To be in the room at Houston Community College’s Southeast campus Wednesday evening, one might have thought it was a gathering for MAREK workers. There were dozens of people wearing yellow vests emblazoned with the company logo.
But they weren’t MAREK employees. Instead, they provided a preview of the future workforce for the Oak Forest-based construction company.
A commitment ceremony took place Wednesday for 25 students enrolled in a new dual-credit, two-year construction certification program at HCC, which is partnering with MAREK and Houston ISD to provide workforce opportunities for Houston-area high school students.
“We need people, and this was the best way to get it going,” MAREK CEO Stan Marek said. “It’s so hard to get kids out of high school, because when they graduate they’ve got a lot of options. A lot of them just have to go to work, and they haven’t gotten the chance to explore what’s really out there. This gives them the opportunity to learn more about us and eliminate some of their fears.”
Students in HISD’s new Career & Technical Education (CTE) construction program spend a portion of their school day at HCC’s Southeast Campus, where they learn general construction skills such as drywall, sheetrock and ceiling construction from a former MAREK field supervisor who is a certified drywall craft instructor.
Michael Love, HISD’s assistant superintendent of career readiness, said the students in the first wave of the program, which is offered free of charge to high school juniors, enrolled in the spring and began dual-credit courses in August. In partnering with MAREK, he said HISD has a powerhouse in the construction industry that enhances the opportunities the district can provide when it comes to hands-on training.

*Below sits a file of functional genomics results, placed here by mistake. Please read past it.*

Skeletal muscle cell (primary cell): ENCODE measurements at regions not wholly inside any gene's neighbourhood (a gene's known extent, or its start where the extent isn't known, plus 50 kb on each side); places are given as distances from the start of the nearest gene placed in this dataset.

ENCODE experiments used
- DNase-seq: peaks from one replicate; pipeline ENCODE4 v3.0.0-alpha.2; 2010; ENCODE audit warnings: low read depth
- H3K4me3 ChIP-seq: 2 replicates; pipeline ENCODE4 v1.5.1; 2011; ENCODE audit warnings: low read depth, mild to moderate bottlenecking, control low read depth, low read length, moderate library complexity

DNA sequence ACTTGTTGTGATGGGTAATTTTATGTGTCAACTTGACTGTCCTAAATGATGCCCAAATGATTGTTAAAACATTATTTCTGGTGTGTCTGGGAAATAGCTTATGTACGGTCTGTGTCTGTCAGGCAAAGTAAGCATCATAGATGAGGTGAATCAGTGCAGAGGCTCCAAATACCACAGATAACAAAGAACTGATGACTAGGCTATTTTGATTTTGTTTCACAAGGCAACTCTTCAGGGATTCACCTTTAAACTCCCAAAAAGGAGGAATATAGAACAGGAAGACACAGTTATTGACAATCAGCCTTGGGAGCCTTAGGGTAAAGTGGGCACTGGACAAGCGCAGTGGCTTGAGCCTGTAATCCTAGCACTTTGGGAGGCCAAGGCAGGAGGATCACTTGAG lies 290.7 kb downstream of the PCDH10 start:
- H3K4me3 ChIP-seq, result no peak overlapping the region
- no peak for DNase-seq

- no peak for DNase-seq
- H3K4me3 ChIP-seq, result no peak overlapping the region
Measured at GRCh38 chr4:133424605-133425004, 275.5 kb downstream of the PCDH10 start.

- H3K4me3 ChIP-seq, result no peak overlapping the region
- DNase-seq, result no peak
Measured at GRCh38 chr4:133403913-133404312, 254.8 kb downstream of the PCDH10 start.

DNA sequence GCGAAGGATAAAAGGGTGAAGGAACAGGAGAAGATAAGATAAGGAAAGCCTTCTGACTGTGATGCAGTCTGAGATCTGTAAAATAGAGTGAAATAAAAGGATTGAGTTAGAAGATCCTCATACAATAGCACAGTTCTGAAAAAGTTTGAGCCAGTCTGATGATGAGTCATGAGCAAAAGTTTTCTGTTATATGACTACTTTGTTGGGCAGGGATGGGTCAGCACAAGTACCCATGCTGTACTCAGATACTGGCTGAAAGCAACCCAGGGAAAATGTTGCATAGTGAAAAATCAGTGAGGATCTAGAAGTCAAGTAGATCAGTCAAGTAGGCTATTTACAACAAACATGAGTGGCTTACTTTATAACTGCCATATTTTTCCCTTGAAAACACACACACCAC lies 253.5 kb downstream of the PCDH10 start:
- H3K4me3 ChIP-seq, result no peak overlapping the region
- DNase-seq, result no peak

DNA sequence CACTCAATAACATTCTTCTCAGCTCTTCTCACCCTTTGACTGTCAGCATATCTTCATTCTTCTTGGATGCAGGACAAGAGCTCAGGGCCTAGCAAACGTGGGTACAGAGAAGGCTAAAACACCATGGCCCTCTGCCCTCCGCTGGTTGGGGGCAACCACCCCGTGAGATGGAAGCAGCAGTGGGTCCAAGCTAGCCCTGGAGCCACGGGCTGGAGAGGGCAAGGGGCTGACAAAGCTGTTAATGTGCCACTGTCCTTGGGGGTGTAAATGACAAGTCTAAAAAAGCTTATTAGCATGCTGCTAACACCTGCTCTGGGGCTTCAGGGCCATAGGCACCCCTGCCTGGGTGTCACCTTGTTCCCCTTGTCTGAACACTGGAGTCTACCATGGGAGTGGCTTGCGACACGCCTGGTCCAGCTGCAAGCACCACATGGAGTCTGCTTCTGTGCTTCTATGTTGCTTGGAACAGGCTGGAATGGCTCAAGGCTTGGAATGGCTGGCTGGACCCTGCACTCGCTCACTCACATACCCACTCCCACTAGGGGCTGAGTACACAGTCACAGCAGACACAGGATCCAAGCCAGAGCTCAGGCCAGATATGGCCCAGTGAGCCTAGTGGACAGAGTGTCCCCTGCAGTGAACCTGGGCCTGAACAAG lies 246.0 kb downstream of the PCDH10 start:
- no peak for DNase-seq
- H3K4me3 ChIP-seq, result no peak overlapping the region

Courses are geared toward construction technology, with a focus on drywall and a goal that by the end of their senior year, students will graduate with a Level I certificate through HCC. The students will then work as paid interns at MAREK during the summer of 2020.
Along with the certificaton from HCC, students also will have drywall credentials and standing job offers from MAREK when they graduate in 2021.
“It not only provides direct workforce experience, but also practical experience that they’ll need to have when they enter the workforce,” Love said. “Not only will they be learning, but they’ll be earning additional income, which will provide them the scope of what’s to come in the industry. … I think this will make them more marketable employees whenever they enter the workforce.”
MAREK hopes to provide students with workforce skills they can use no matter their eventual trade. Though the program entails a focus on drywall, there is substantial cross-training provided as well.
Marek compared construction work to riding a bicycle, saying those who learn the skills will never lose them.
“It’s not easy in construction, especially in our trade. We do everything you see here, and everything has to be perfect and needs to be by good quality craftsman,” Marek said. “That doesn’t happen overnight, but once these kids learn a trade they’ve got it with them forever. They can go anywhere in the world and work with that training. You learn how to work with good discipline, being responsible and to always be a learner.”
Marek said the program’s purpose aligns with the company’s values, which stems from his father’s philosophy that was passed down to him – the sentiment that a company exists for its employees. He said MAREK strives to operate that way.
“These kids don’t want a job. They want a career,” Marek said. “The construction industry has not typically offered that and we don’t approach it the right way. We’re not just hiring you. We’re hiring your family. You’re going to have a wife and kids, and you’re going to spend more time with us than them. We want you to feel like you’re a part of our family.”
In the future, MAREK hopes to expand the program through its industry partners.
Jorge Rodriguez, the company’s managing director, encouraged the students and parents in attendance Wednesday to take advantage of the opportunity in front of them now.
“I don’t think there could be a better opportunity for students in high school,” said Mike Webster, HCC’s associate vice chancellor for workforce instruction.